Your job is no piece of cake.
You have to work hard at it. It requires serious thought, dexterous fingers, good eyes, and fast feet. You need tact, patience, negotiating skills, and the soul of a Zen master. Your job takes practice. Not everybody can do it.
But your job probably doesn't require exploration of a mule's backside.
Submitted Photo - - At 243 pages, “All My Patients Kick and Bite” by Jeff Wells retails for $24.99.
The Bookworm is Terri Schlichenmeyer. Terri has been reading since she was 3 years old and she never goes anywhere without a book. She lives on a hill in Wisconsin with two dogs and 11,000 books.
Nobody with horns chases you around your workplace. You don't have to dodge llama spit and nobody poops on your desk. But those are things author Jeff Wells, D.V.M. deals with, and in his new book "All My Patients Kick and Bite," you'll read about the furry and the fury.
Back when he was a young veterinarian-to-be, Jeff Wells had plenty of support from senior doctors and teachers. When he needed an X-ray, he called someone. When difficult phone calls had to be made, there were other students in the rotation who were just as likely to do the deed. There were lots of people to lean on for support back when Wells was almost-a-veterinarian.
But once he established his own Colorado practice, Wells was the one in charge. Even his veterinary assistant, Christie, made him take the blame when things went wrong because of a miscall.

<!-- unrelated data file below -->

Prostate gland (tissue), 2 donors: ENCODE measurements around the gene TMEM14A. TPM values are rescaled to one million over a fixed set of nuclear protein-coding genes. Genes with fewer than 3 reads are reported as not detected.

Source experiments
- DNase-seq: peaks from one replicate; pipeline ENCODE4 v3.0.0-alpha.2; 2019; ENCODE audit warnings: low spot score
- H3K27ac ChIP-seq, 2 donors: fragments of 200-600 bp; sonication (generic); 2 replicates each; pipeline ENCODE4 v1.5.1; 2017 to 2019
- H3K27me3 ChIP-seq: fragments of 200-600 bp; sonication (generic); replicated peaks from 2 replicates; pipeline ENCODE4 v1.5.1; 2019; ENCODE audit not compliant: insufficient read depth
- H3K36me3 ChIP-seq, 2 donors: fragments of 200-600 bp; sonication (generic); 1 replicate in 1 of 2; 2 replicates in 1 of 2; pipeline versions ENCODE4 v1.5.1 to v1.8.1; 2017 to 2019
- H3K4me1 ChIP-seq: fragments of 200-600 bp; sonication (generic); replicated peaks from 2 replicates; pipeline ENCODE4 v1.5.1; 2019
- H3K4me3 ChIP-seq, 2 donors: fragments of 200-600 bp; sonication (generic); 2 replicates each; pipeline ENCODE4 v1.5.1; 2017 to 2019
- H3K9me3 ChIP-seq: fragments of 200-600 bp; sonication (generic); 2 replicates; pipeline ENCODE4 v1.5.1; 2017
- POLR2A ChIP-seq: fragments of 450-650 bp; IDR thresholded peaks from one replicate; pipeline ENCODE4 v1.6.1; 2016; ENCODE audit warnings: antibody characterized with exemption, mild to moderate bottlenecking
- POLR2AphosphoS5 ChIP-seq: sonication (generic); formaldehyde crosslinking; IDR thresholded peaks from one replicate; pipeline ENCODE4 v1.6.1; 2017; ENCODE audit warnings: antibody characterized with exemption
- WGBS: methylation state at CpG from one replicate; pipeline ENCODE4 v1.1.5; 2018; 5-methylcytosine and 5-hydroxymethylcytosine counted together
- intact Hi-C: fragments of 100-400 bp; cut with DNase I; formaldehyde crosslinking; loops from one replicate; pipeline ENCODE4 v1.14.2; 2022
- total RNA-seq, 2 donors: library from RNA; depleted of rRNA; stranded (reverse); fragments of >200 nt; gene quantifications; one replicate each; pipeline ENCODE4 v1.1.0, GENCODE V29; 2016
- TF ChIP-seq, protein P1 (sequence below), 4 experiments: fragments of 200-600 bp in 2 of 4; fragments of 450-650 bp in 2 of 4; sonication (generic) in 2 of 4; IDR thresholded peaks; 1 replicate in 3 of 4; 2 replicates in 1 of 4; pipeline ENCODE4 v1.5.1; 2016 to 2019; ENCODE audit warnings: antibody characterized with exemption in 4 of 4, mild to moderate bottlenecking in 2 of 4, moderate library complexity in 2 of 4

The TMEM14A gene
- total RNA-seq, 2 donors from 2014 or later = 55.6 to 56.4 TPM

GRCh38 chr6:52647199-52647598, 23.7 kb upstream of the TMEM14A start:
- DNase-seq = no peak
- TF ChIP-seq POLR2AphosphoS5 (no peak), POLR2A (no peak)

Life as a vet, you see, can be as wild and woolly as the animals one helps.
When faced with an overly protective herd of cattle that react to the bawl of a newborn calf, for instance, a veterinarian needs the skills not only an Olympic runner but of a pole-vaulter, too.
When a customer is too eager to barter horse-as-payment, for example, a veterinarian needs to keep in mind all prior broken bones and bitten fingers. And speaking of horses, it's never a good idea to predict foaling dates, but it's always good to use a vet for advice, and not the Internet.
Veterinarians fall in love with their patients. They mourn when sheep die, they cringe when cats hurt, and they celebrate new life. They know that human medicine can sometimes help animals (and vice versa), and that dogs are sometimes woman's best friend, too.
And they know that, when it comes to animal babies, sometimes holding a human one of your own is the sweetest thing ever.
Speaking of sweet, yep, that word pretty much sums up this book.
"All My Patients Kick and Bite" is one of those memoirs that you can read fast, but you won't want to. It's the kind of book that pet owners will soak up because author and veterinarian Jeff Wells obviously loves animals as much as we do.
Wells also good-naturedly holds a mirror up to pet owners, showing us our loving pet-centric-ness in all its glory. There's humor in this book and plenty of charm but not a lot of heartbreak, which sets it apart from others.
That also makes it appropriate for readers ages 12-to-grandma, so if you're looking for something you can all enjoy, grab it quick. "All My Patients Kick and Bite" is a book to chomp into.